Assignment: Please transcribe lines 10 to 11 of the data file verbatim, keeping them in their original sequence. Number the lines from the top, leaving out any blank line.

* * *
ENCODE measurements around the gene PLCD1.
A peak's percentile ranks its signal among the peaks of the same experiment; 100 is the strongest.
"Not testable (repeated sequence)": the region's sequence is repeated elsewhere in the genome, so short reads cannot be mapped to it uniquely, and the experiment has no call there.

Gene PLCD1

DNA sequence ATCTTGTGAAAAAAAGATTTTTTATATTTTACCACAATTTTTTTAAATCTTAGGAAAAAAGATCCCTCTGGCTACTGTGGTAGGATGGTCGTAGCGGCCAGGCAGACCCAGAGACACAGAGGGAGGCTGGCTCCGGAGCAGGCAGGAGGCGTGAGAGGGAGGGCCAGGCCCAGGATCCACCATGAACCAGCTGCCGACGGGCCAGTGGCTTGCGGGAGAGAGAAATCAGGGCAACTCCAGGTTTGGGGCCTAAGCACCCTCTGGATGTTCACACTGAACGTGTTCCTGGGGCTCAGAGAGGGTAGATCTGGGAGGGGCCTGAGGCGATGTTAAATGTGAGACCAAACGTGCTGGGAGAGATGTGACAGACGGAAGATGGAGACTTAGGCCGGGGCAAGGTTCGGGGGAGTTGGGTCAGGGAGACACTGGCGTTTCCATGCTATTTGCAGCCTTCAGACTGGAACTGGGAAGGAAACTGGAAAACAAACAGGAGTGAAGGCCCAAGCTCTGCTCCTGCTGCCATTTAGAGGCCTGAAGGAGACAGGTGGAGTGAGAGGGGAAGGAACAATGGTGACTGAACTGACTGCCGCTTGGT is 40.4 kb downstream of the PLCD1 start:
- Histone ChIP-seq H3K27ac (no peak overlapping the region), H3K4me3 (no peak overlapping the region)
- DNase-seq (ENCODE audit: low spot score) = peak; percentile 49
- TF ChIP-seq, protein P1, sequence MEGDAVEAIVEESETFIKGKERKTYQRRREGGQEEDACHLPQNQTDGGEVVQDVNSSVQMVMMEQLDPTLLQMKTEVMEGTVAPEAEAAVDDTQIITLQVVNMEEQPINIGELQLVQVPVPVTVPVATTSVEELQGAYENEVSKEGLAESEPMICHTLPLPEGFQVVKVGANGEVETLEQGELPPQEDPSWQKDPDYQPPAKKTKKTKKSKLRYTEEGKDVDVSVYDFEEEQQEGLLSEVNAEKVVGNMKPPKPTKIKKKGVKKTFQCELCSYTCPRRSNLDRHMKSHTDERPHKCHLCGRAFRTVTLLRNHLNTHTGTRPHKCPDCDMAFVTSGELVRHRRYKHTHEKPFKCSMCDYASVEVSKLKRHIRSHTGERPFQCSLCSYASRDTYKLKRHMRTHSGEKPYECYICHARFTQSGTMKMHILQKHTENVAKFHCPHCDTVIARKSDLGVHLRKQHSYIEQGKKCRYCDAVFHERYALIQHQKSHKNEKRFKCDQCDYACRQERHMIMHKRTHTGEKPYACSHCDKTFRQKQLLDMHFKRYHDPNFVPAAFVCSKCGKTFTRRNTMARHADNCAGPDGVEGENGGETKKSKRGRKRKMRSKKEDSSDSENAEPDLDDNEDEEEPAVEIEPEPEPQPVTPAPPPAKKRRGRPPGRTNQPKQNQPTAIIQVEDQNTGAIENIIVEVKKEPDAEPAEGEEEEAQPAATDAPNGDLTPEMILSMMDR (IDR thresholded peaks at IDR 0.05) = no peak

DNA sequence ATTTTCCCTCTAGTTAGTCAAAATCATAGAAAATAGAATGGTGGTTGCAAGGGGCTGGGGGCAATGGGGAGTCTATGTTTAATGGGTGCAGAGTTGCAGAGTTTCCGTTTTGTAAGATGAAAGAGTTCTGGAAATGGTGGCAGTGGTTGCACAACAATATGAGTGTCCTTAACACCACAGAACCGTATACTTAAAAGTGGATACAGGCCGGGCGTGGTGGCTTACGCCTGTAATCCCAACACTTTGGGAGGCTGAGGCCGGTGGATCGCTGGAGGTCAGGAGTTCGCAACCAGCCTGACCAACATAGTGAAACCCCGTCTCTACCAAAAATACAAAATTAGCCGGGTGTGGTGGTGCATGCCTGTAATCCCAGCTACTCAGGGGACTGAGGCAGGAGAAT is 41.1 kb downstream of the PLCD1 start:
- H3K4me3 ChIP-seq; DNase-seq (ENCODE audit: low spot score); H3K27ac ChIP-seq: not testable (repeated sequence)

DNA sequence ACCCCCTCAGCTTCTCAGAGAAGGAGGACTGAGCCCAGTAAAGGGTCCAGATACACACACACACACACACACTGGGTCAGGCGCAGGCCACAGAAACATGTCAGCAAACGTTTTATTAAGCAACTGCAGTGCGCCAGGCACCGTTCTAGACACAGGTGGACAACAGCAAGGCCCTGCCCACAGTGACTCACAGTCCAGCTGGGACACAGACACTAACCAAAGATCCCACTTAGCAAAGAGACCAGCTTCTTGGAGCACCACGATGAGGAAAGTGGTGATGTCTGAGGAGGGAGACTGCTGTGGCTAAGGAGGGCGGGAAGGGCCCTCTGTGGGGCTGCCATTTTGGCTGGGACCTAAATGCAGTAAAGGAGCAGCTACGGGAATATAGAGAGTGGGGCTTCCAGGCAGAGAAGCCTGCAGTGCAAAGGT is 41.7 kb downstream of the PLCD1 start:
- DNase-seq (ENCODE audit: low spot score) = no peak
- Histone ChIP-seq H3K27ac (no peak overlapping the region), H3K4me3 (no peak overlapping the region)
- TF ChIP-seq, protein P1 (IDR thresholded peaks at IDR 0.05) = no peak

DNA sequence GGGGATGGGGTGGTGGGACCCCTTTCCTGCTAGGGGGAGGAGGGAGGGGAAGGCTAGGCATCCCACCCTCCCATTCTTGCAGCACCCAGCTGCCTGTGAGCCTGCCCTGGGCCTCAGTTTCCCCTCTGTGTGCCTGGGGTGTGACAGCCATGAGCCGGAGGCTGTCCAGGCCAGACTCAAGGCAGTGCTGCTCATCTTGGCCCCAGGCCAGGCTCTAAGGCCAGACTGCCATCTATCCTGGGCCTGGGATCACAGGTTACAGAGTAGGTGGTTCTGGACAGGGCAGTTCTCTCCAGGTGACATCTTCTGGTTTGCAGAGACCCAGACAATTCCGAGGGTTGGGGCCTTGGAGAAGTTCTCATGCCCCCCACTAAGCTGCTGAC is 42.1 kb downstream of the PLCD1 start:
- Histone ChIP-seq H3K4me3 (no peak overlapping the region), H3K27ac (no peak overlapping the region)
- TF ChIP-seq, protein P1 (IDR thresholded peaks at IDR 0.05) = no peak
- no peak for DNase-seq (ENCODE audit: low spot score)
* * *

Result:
- H3K4me3 ChIP-seq; DNase-seq (ENCODE audit: low spot score); H3K27ac ChIP-seq: not testable (repeated sequence)

DNA sequence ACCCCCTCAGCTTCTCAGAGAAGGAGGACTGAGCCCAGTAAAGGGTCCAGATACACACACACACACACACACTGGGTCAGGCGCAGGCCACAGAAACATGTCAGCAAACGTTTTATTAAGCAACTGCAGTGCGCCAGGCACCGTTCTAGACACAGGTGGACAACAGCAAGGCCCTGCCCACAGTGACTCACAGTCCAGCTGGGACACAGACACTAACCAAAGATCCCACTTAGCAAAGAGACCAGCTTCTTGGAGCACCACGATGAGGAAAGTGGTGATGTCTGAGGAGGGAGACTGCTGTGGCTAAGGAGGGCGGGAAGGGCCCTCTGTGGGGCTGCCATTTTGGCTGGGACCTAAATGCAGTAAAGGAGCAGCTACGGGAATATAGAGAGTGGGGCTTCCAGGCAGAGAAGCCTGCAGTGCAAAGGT is 41.7 kb downstream of the PLCD1 start: